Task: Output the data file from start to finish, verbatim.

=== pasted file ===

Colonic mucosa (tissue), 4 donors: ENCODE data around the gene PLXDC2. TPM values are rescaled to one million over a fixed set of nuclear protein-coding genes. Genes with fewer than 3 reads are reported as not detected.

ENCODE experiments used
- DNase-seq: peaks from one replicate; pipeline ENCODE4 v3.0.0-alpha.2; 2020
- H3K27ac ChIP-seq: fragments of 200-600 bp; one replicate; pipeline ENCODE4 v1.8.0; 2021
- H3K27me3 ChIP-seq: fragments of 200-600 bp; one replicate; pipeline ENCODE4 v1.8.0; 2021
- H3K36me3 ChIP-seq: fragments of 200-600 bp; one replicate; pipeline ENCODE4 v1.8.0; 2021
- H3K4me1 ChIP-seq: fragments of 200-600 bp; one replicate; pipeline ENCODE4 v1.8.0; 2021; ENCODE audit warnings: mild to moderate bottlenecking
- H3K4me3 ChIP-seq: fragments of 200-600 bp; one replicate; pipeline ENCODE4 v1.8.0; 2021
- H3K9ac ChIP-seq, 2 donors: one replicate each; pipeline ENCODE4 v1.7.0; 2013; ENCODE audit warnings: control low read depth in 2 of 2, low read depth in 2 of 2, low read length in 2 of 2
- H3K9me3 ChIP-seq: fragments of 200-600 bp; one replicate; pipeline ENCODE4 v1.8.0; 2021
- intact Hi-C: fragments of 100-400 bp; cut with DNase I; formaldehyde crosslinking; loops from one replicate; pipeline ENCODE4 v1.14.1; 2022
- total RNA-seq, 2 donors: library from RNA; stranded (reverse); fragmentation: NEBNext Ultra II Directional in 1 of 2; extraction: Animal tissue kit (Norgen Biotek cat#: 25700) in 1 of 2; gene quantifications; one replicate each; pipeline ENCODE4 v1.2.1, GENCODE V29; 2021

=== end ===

Colonic mucosa (tissue), 4 donors: ENCODE data around the gene PLXDC2. TPM values are rescaled to one million over a fixed set of nuclear protein-coding genes. Genes with fewer than 3 reads are reported as not detected.

ENCODE experiments used
- DNase-seq: peaks from one replicate; pipeline ENCODE4 v3.0.0-alpha.2; 2020
- H3K27ac ChIP-seq: fragments of 200-600 bp; one replicate; pipeline ENCODE4 v1.8.0; 2021
- H3K27me3 ChIP-seq: fragments of 200-600 bp; one replicate; pipeline ENCODE4 v1.8.0; 2021
- H3K36me3 ChIP-seq: fragments of 200-600 bp; one replicate; pipeline ENCODE4 v1.8.0; 2021
- H3K4me1 ChIP-seq: fragments of 200-600 bp; one replicate; pipeline ENCODE4 v1.8.0; 2021; ENCODE audit warnings: mild to moderate bottlenecking
- H3K4me3 ChIP-seq: fragments of 200-600 bp; one replicate; pipeline ENCODE4 v1.8.0; 2021
- H3K9ac ChIP-seq, 2 donors: one replicate each; pipeline ENCODE4 v1.7.0; 2013; ENCODE audit warnings: control low read depth in 2 of 2, low read depth in 2 of 2, low read length in 2 of 2
- H3K9me3 ChIP-seq: fragments of 200-600 bp; one replicate; pipeline ENCODE4 v1.8.0; 2021
- intact Hi-C: fragments of 100-400 bp; cut with DNase I; formaldehyde crosslinking; loops from one replicate; pipeline ENCODE4 v1.14.1; 2022
- total RNA-seq, 2 donors: library from RNA; stranded (reverse); fragmentation: NEBNext Ultra II Directional in 1 of 2; extraction: Animal tissue kit (Norgen Biotek cat#: 25700) in 1 of 2; gene quantifications; one replicate each; pipeline ENCODE4 v1.2.1, GENCODE V29; 2021